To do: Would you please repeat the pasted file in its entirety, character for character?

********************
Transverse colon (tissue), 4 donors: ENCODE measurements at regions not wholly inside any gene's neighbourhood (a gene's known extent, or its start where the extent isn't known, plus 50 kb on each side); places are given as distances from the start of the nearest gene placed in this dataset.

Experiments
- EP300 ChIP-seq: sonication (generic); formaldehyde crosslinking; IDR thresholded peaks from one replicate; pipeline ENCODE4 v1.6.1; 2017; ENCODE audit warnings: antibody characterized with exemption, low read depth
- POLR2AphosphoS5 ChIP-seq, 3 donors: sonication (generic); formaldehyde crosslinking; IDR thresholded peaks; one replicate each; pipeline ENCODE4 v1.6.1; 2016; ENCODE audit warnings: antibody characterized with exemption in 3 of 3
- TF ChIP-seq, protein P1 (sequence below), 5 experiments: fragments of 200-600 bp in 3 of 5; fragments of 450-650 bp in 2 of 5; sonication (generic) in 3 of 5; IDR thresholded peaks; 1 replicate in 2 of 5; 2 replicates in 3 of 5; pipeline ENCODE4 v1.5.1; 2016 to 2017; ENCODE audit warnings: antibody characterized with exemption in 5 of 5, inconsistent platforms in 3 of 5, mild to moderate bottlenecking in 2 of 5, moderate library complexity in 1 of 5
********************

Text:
Transverse colon (tissue), 4 donors: ENCODE measurements at regions not wholly inside any gene's neighbourhood (a gene's known extent, or its start where the extent isn't known, plus 50 kb on each side); places are given as distances from the start of the nearest gene placed in this dataset.

Experiments
- EP300 ChIP-seq: sonication (generic); formaldehyde crosslinking; IDR thresholded peaks from one replicate; pipeline ENCODE4 v1.6.1; 2017; ENCODE audit warnings: antibody characterized with exemption, low read depth
- POLR2AphosphoS5 ChIP-seq, 3 donors: sonication (generic); formaldehyde crosslinking; IDR thresholded peaks; one replicate each; pipeline ENCODE4 v1.6.1; 2016; ENCODE audit warnings: antibody characterized with exemption in 3 of 3
- TF ChIP-seq, protein P1 (sequence below), 5 experiments: fragments of 200-600 bp in 3 of 5; fragments of 450-650 bp in 2 of 5; sonication (generic) in 3 of 5; IDR thresholded peaks; 1 replicate in 2 of 5; 2 replicates in 3 of 5; pipeline ENCODE4 v1.5.1; 2016 to 2017; ENCODE audit warnings: antibody characterized with exemption in 5 of 5, inconsistent platforms in 3 of 5, mild to moderate bottlenecking in 2 of 5, moderate library complexity in 1 of 5